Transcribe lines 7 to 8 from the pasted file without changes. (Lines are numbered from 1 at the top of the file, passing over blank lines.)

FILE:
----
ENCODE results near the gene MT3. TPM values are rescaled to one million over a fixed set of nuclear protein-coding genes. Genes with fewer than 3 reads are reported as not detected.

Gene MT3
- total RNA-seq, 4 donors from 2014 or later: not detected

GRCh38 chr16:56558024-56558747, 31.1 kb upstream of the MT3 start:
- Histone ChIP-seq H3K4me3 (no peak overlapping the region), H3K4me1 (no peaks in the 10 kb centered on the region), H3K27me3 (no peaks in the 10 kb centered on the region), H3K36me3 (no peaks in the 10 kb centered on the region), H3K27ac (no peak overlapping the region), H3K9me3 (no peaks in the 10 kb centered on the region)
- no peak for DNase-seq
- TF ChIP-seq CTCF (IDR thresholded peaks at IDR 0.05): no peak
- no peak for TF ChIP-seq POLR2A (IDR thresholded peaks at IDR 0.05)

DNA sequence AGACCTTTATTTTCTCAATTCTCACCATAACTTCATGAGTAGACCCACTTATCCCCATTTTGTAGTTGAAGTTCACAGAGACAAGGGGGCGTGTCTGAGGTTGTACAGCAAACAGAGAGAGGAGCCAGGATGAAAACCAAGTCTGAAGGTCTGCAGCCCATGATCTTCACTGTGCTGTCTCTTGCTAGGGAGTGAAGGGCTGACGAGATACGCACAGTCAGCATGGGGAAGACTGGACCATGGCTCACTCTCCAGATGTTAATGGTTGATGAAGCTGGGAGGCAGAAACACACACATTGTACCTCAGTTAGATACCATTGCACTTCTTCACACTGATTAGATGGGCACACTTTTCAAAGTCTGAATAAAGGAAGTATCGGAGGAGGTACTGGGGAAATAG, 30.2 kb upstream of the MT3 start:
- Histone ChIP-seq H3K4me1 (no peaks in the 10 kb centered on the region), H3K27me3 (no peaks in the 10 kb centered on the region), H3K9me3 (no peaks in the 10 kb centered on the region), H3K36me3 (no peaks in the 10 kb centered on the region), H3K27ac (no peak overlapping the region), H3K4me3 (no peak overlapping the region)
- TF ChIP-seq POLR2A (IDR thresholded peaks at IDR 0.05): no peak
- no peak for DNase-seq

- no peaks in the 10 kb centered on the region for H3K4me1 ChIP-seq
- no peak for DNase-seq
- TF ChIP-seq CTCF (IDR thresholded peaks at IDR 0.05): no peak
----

- TF ChIP-seq CTCF (IDR thresholded peaks at IDR 0.05): no peak
- no peak for TF ChIP-seq POLR2A (IDR thresholded peaks at IDR 0.05)